Also, RE : the beer cans. Mike said the reporter from Der Speigel took his comments out of context. He expressed frustration at two different instances of spotting an object, taking 30 minutes to get the submersible adjusted, picking it up and seeing in one case, the Heiniken label and in the other a large silver can with a gold colored insides -- an old 2 gallon can that once held spaghetti sauce. He indicated to the reporter that he wished they could put up a sign on a buoy to stop people from dropping trash. he said he told her that people know the wreck location and that they stop to toast and then throw empty bottles and cans overboard. Somehow that became a quote about his crew littering the bottom with beer cans.

The language barrier might have been an issue, and I suspect the truth is somewhere between the two extremes, but I did get a stong sense that Harris was strongly opposed to anyone dropping anything overboard at the site. He said, "Tulloch got yelled at once for throwing a rock overboard. You never know what that stuff might hit and break."
 
Dec 2, 2000
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Bob, thanks for clearing this up. I'm a tad surprised at the Mirs using water ballast as most submersibles I know of use iron shot or something similar, and my bet is that it's easier to drop shot at extreme depths then to blow out water ballast. That must be SOME system they have on the MIRs to be able to work at those pressures.

As to the glowing reveiws you're getting from the board members, it's because you do everything you can to deserve it. As you may have figured out, I don't have a very high opinion of reporters. To find one such as yourself who tries to be genuinely objective, who checks his facts and corrects his mistakes as soon as he becomes aware of them is most refreshing. Keep it up. ;-)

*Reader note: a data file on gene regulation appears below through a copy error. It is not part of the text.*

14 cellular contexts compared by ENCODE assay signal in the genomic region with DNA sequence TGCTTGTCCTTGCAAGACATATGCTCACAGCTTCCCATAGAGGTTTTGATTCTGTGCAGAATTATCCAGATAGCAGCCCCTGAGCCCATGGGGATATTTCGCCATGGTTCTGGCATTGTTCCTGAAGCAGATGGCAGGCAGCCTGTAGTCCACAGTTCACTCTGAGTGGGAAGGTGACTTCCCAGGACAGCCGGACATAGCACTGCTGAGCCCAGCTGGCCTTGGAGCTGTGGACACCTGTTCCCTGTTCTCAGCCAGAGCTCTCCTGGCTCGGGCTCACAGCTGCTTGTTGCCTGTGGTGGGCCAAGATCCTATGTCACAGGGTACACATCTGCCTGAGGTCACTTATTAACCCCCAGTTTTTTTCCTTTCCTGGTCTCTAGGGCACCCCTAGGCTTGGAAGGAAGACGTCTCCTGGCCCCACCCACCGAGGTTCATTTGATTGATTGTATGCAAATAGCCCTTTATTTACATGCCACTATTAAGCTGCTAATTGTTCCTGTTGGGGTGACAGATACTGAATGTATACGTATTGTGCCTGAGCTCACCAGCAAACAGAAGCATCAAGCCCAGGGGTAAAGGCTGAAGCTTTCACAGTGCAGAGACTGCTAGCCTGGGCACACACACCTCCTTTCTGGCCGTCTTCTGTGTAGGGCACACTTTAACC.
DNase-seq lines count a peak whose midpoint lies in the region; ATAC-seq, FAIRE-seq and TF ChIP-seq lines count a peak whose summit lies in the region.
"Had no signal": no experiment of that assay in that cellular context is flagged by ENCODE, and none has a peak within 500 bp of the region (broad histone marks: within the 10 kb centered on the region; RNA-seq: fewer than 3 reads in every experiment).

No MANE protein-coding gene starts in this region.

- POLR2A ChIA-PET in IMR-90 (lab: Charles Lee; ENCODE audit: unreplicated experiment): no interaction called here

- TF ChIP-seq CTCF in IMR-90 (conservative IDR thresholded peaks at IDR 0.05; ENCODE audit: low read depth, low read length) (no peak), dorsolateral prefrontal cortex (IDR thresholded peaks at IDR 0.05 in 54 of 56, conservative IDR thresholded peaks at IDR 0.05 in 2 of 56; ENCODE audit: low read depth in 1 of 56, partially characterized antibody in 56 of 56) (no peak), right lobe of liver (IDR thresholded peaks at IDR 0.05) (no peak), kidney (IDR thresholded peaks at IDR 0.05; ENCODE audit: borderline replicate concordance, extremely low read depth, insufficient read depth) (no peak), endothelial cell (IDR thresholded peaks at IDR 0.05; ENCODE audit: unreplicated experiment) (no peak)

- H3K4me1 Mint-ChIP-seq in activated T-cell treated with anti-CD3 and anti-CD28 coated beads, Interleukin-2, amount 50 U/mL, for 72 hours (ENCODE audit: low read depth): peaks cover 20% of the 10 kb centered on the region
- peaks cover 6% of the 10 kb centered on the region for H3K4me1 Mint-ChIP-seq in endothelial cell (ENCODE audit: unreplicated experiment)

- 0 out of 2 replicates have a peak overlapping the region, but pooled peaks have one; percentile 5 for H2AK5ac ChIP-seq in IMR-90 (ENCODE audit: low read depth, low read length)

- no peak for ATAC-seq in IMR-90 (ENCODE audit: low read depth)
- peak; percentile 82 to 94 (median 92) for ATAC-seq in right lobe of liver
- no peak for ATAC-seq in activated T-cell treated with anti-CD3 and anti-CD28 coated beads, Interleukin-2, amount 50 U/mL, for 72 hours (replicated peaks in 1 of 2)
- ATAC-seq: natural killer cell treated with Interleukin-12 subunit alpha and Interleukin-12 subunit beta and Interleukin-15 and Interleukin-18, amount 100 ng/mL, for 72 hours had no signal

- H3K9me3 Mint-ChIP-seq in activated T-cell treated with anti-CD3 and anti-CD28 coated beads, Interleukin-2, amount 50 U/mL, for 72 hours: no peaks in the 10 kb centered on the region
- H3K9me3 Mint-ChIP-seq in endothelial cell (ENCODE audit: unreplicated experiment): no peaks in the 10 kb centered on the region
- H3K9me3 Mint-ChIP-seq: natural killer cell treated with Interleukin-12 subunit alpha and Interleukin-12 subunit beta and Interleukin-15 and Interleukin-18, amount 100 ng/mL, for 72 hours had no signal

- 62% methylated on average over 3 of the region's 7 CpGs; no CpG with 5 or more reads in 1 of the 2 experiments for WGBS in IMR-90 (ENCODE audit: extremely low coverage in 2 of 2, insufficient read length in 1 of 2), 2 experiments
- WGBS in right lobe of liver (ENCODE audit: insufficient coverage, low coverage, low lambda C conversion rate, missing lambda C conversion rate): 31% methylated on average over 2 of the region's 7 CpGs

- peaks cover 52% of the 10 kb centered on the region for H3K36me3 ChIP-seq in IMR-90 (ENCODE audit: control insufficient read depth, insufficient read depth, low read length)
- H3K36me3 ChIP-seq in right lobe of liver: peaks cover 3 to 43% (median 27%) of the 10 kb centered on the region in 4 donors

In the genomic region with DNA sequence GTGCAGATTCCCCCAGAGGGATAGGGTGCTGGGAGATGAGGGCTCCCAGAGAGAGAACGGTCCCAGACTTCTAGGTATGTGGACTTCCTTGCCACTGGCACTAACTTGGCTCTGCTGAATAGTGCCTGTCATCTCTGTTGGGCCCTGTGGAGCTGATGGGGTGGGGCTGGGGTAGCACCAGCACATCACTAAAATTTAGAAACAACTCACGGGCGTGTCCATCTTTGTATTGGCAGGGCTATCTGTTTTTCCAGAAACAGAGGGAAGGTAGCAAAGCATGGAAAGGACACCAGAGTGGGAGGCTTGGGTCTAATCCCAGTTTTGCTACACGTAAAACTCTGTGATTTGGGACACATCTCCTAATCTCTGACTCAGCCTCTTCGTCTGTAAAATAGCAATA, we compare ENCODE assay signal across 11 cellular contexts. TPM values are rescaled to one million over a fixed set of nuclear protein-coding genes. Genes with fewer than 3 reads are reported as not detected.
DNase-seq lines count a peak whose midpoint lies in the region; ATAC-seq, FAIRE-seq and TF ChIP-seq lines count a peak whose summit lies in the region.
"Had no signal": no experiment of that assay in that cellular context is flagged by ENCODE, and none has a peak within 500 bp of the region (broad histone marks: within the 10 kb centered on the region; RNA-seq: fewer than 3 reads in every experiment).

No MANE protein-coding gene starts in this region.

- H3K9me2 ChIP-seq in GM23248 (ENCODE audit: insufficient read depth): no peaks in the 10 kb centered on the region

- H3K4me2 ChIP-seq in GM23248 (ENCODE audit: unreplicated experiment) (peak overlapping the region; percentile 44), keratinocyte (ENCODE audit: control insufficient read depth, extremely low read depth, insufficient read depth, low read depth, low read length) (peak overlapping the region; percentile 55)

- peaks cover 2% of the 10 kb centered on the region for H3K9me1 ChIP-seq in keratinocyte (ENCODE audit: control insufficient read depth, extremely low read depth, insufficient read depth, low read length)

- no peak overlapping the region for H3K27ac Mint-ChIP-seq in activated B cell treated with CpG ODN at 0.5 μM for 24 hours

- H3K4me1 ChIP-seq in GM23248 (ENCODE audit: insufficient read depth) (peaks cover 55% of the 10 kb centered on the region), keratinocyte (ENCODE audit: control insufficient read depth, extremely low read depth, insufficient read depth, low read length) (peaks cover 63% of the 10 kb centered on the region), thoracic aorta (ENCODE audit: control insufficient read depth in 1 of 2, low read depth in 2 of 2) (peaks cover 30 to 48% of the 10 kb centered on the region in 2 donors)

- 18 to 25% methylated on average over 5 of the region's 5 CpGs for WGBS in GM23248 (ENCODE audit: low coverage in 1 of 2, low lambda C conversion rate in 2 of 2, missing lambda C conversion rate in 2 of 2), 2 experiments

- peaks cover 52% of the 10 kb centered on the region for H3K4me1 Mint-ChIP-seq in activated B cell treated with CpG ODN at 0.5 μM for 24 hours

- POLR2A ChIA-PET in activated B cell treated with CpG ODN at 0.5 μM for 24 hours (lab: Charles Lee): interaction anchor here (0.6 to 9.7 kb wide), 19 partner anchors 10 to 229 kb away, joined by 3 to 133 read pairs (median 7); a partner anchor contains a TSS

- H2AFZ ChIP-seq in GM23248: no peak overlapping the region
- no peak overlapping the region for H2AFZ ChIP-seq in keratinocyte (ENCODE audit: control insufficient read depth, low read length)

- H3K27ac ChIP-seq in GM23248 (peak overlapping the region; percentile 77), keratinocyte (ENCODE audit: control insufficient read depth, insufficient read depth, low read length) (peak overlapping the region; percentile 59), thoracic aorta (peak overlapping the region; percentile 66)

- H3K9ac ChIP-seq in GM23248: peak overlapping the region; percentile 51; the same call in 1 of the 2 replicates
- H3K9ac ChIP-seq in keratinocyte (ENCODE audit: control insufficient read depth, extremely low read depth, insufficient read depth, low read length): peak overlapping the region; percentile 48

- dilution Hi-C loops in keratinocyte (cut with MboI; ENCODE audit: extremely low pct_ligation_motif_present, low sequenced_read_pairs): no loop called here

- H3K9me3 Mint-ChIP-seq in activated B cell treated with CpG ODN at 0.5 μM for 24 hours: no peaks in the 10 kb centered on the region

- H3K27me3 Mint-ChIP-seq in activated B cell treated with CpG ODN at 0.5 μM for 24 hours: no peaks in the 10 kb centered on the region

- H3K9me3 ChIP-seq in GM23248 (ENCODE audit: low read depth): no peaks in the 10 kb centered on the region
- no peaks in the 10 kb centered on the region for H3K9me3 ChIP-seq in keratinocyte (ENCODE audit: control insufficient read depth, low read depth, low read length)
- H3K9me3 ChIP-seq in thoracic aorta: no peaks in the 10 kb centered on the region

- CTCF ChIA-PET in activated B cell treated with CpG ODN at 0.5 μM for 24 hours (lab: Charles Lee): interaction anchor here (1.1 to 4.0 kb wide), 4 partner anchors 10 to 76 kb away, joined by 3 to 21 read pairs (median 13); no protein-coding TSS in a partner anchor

Cordially,
Michael H. Standart
 
Dec 2, 2000
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I agree with Michael. It is truly refreshing for a reporter to even say...oops, sorry or anything like that. You are worth your weight in gold.

Also, I am not sure of my facts...get ready Erik...but...I think that water at that level is better due to the way that they can force it in and out of the submerisble for some reason I believe that it helps with the pressure...I don't know if I read that somewhere...dreamed it or if Geoff told me that...just kidding Geoff... anyone have any ideas?
Maureen.
 

Jason D. Tiller

Moderator
Member
Dec 3, 2000
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I also agree with Michael. It's almost unbelievable to see a reporter like yourself and to be able to check your facts and admit your mistakes when they happen.

Thank you for all the news that you have given us where as RMST has said hardly anything.

Best regards,

Jason D. Tiller
 
Dec 2, 2000
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Hello maureen, My concern on the water ballast at those depths is because of the enormous back pressure that any system would have to fight in order to force the water out of the ballast tank, yet keep enough air pressure in the tank(Or build it tough enough) to prevent a violent implosion. At the depth the Titanic lies, it's something like 3000 pounds per square inch.

Cordially,
Michael H. Standart